Perfectionism is an Attempt to Feel Safe

by | Jan 20, 2023 | Opinion Piece, Psychology | 0 comments

Dr. Nicole LaPera shares deep wisdom daily on her Instagram page: the.holistic.psychologist. She writes about issues that may challenge us as adults from being parented by flawed people who did the best they could with the knowledge and emotional capacity they had available to them.

I’m loving her perspective on control, and how it can often be an attempt to feel safe in our bodies and our lives. I resonate with this as someone who has had to take great control over what I eat, due to digestive disease and coupled with severe and extensive food sensitivities. As a chemically and electromagnetically sensitive person, I also have to control my environments, to some degree. I’m working at evaluating how much of my controlling behavior is trauma based and overly protective, and perhaps no longer needed. I constantly adjust my boundaries as I discover I can do more in my life and still be safe. It’s a very nuanced dance, and to be honest, it feels very uncomfortable to me. Giving up control after years of life-threatening and extremely harrowing circumstances is not easy. But I also recognize that the more safe I can feel in my body and life, and the more I can release, the happier I will be. I feel thankful to have discovered Dr. LaPera, and I wanted to share her work with you. Though she focuses on childhood trauma and experiences, I find that with chronic disabling illness, we can develop similar patterns as adults. I find a lot of resonance in her explanations and look forward to reading her posts each day.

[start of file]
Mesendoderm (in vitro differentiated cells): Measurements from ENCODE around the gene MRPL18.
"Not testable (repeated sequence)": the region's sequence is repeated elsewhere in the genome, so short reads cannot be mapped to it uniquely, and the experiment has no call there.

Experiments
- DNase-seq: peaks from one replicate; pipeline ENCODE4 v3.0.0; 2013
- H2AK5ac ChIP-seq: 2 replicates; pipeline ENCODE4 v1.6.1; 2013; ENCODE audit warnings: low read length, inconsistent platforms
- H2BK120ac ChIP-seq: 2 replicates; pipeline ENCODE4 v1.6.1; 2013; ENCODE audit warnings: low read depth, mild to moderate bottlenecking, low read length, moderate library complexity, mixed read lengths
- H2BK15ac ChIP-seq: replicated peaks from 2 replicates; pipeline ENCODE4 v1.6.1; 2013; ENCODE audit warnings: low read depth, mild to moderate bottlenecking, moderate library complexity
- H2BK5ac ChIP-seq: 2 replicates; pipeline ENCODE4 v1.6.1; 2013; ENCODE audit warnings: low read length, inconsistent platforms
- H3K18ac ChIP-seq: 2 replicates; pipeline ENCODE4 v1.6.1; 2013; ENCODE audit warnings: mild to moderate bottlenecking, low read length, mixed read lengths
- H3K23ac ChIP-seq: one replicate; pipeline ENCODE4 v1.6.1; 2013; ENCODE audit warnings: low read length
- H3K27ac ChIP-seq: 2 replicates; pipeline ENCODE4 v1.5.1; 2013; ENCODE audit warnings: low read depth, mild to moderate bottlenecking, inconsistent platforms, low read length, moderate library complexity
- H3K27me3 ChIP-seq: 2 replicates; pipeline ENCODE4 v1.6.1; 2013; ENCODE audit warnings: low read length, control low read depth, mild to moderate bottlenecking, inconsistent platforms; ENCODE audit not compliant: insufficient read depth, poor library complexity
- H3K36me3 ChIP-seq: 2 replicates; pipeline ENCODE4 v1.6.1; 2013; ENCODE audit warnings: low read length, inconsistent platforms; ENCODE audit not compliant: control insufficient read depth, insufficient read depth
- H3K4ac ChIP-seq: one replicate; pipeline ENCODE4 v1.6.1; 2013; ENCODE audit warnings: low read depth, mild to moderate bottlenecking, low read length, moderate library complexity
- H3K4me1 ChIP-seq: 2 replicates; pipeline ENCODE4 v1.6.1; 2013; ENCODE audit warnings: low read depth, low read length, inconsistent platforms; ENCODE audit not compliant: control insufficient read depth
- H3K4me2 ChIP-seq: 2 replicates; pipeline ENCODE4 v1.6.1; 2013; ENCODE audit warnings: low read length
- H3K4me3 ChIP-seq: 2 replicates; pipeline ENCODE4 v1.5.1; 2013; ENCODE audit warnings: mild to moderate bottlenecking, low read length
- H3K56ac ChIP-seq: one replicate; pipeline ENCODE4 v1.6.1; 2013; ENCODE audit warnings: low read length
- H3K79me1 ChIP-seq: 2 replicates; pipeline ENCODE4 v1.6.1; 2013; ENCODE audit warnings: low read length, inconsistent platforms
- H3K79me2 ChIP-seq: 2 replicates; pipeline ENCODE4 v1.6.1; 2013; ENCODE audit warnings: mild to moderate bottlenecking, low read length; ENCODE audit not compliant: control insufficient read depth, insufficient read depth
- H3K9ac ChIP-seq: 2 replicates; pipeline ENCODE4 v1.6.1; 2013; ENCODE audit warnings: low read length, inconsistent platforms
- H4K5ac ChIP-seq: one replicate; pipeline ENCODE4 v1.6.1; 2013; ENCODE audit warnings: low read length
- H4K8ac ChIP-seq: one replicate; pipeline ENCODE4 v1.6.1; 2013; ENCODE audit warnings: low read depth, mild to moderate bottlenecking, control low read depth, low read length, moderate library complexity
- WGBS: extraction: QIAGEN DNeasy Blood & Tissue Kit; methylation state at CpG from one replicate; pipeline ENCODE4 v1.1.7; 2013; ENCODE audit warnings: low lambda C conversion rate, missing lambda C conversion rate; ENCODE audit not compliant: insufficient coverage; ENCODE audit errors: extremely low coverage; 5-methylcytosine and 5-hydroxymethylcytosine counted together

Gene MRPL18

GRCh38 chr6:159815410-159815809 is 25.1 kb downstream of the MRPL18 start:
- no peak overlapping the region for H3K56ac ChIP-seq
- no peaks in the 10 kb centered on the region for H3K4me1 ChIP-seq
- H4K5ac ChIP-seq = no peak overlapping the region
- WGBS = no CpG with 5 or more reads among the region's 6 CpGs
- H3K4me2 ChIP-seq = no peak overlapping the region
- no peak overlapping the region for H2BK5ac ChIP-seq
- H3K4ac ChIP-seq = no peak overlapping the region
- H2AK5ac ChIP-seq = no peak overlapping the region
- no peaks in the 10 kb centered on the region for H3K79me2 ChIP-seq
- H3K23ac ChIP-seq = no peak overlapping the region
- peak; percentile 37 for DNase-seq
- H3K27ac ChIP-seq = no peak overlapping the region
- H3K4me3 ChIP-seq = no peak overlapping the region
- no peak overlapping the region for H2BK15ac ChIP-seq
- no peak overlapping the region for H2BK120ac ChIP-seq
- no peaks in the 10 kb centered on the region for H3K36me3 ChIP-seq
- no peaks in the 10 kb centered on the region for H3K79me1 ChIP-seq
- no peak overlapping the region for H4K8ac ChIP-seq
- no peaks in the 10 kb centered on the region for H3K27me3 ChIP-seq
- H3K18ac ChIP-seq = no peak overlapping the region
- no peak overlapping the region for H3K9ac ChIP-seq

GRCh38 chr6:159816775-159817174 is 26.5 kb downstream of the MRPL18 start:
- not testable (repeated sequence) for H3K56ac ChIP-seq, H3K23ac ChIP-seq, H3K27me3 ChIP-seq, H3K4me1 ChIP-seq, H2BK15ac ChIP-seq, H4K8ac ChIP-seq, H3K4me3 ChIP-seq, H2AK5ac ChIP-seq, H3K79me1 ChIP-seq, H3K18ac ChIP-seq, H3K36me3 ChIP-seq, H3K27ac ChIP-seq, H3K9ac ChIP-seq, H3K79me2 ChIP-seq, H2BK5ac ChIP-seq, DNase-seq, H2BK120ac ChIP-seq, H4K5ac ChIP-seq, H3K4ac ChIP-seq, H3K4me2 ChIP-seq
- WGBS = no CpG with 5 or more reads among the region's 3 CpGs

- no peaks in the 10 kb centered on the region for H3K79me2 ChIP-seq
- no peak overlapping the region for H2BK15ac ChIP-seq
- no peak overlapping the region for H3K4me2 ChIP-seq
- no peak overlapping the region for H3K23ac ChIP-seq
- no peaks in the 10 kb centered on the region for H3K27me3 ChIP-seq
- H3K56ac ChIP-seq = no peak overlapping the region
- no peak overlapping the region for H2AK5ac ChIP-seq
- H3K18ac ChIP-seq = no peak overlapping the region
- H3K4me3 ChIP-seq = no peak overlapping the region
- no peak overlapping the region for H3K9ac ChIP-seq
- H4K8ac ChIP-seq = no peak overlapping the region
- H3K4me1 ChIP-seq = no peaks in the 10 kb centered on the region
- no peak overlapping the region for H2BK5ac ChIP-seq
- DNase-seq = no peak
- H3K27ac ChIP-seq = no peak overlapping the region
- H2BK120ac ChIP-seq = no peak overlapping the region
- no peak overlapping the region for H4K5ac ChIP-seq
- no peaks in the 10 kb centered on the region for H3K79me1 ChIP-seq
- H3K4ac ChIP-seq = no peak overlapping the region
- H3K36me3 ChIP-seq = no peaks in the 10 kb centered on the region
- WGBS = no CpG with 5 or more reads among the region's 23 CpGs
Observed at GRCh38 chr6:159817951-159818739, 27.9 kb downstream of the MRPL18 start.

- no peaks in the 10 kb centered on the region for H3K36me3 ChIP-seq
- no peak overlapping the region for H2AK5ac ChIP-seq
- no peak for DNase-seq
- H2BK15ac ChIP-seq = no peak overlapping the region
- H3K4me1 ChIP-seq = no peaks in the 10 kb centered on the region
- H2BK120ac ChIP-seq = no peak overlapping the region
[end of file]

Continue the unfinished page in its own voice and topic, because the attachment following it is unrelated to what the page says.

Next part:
“Controlling behaviors are safety seeking behaviors.

When we don’t feel safe or able to cope, we can enter a state of hypervigilance.

Unconsciously, our nervous system and brain uses control as a way to say:

– “I can’t let anything I cannot predict happen, it left me hurt in the past.”

– “I must control everything around me, that’s how I stay safe.”

Internally, many of us are still that little child hiding in our room, feeling helpless.

And what do children who once felt helpless on a regular basis become as adults: “control freaks” or perfectionists.

It’s our body attempting to protect us.

The work is learning how to create safety in our body.

Learning how to create clear boundaries (few of us had these in childhood), how to regulate our emotions, and how to notice when we’re going into controlling autopilot.

This is when we can ask: what need can I meet for myself? Or how can I move my body to disengage from this cycle?”

– Dr. Nicole LaPera, @the.holistic.psychologist


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